By MARSHA MERCER
As the federal government gears up for a battle over salt, it’s worth reviewing what happened the last time the government tried to cut off salt supplies.
In the 19th Century, salt wasn’t just for seasoning but also for preserving foods and tanning leather. Salt production for the South centered in the town of Saltville in Southwest Virginia. Saltville became a primary target of Union forces during the Civil War.
After a bloody clash in October 1864, Union troops led by Gen. George Stoneman besieged sparsely defended Saltville again two months later. Author William Marvel described “the orgy of destruction” at the salt works in his 1992 book, “Southwest Virginia in the Civil War: The Battles for Saltville”:
“Sledge hammers rang against salt kettles and masonry kilns; military shells and railroad iron rattled down the wooden well casings; soldiers broadcast sacks of salt like Romans at Carthage; everywhere sheds, stables, and offices crumbled in flames.”
You’d think all that would have ended salt for the South. Not so.
Within weeks, Saltville was again supplying the Confederacy, and the military faced no salt shortages in the remaining months of the war, according to geologist and author Robert C. Whisonant of Radford University.
That the Confederacy managed to keep Southerners in salt all the way to Appomattox is a cautionary tale for the Obama administration as it tries to engineer a national cut in salt consumption. Even the most forceful federal attack can fail to stop the flow of salt.
In the 21st Century, we Americans live in our own private Saltvilles, where our appetite for salty foods is stronger than ever.
We’ve had 40 years of health reports urging Americans to consume less. And yet, the American Medical Association reports that salt consumption has risen 50 percent, and blood pressure by nearly the same amount, since the 1970s.
Seventy-five percent of the salt Americans eat comes from processed foods, according to a new Institute of Medicine report. The costs are huge.
One in three adults – nearly 75 million Americans age 20 and older -- have hypertension or high blood pressure, and another 50 million suffer from pre-hypertension. We’re setting ourselves up for heart attacks, strokes and other conditions.
The institute, after a year-long study, called for federal regulations to reduce the sodium content of foods.
The Salt Institute fired back that the call for mandatory sodium reductions was “reckless and flawed.” Other food industry groups protested that they already offer lower-sodium products.
The Food and Drug Administration tried to quell the uproar with a statement saying it “is not currently working on regulations nor has it made a decision to regulate sodium content in foods at this time.”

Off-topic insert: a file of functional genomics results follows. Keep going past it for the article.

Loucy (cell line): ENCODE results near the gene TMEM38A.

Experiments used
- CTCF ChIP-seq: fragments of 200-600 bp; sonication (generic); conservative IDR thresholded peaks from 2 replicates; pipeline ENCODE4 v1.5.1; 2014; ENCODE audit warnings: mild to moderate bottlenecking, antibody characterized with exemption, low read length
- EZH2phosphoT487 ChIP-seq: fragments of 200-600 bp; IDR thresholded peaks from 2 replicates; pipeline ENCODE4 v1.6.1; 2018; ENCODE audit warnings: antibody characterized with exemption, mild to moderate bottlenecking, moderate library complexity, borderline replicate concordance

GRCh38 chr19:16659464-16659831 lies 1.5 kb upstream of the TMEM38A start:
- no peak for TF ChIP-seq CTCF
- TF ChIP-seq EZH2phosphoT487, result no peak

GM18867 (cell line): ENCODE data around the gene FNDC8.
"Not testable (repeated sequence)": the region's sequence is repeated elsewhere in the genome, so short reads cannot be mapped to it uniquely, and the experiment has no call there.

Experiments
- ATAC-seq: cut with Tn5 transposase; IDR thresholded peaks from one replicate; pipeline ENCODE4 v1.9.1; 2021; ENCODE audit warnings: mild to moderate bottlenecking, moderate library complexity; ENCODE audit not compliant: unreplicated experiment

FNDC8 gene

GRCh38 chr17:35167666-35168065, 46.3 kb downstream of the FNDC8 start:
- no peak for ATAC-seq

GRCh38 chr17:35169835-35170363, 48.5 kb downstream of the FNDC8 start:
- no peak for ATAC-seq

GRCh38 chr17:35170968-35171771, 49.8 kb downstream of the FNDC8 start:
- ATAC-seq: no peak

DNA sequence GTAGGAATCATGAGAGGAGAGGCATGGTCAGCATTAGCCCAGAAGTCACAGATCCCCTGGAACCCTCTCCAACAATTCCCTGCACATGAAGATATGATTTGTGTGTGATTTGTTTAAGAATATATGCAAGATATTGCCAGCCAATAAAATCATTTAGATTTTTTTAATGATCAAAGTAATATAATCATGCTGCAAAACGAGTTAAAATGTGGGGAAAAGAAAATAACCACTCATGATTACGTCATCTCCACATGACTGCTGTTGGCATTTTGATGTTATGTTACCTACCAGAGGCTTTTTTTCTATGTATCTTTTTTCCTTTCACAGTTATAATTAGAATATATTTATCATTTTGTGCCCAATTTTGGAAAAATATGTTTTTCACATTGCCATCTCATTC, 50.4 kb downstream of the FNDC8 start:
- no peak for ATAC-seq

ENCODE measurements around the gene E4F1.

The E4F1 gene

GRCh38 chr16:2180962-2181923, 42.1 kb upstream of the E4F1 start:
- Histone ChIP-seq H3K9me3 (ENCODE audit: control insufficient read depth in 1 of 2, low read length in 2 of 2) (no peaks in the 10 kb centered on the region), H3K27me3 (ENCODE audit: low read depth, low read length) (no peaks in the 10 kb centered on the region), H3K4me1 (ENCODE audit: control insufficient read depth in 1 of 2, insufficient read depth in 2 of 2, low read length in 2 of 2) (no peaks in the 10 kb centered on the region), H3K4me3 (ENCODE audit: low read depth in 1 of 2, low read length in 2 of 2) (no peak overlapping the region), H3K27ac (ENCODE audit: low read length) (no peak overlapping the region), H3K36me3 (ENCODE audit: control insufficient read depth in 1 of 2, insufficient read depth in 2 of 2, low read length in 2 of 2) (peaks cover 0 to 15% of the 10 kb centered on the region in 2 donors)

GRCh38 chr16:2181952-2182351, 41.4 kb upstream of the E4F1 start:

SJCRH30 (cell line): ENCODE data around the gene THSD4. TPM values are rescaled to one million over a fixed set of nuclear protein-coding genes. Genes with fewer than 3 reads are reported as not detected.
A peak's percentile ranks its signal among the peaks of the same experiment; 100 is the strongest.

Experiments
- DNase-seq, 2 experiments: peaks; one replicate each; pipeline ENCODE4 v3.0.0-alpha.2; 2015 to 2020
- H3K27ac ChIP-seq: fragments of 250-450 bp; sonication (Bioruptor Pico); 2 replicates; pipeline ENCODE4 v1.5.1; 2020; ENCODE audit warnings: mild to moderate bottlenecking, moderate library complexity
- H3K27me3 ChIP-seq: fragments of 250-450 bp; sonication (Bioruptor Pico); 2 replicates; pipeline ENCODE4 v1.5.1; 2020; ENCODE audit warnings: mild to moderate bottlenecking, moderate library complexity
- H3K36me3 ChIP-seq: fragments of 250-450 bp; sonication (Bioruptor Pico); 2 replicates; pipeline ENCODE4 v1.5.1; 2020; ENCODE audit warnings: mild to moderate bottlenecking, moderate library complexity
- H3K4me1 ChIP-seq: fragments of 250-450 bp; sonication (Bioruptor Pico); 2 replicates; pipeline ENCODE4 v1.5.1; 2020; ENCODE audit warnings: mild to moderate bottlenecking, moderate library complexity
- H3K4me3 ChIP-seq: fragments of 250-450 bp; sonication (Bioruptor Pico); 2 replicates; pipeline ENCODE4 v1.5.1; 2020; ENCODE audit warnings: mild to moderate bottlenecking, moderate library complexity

This is shaping up to be one of Washington’s false-choice debates. To reduce sodium, the choice need not be personal discipline or government regulation. Restaurants, food processors and food service companies can and should voluntarily provide healthier choices. Some, to their credit, are doing so, but we need more.
The potential benefits of a reduction in sodium are impressive. The United Kingdom began working with food manufacturers to cut sodium in 2003, and they’ve reduced sodium content in many foods, resulting in a 9.5 percent decrease in sodium intake.
Such collaboration in the United States, with a similar 9.5 percent decrease, could avert 518,885 strokes and 480,353 heart attacks over the lifetime of adults 40 to 85 years old, and that could save $32.1 billion in medical costs, the Institute of Medicine report said.
Its computer modeling also examined a salt tax, which is not used by any other countries. If a tax cut Americans’ salt intake by 6 percent, it would save $22.4 billion in medical costs, the report said.
Like most changes, cutting back on salt starts with the individual, but information and participation by good citizens in the food industry can help.
The New York City Health Department is coordinating a National Salt Reduction Initiative with the goal of a 20 percent reduction in salt intake in restaurant and packaged foods over five years. The coalition of cities, states and health groups works with food manufacturers and restaurants to voluntarily reduce the amount of sodium.
That’s a great first step, and the president and Michelle Obama should throw their support there. If the voluntary initiative fails, there will be time for Uncle Sam to send in the sledge hammers, military shells and soldiers. But we know how well that worked last time.
(c) 2010 Marsha Mercer. All rights reserved.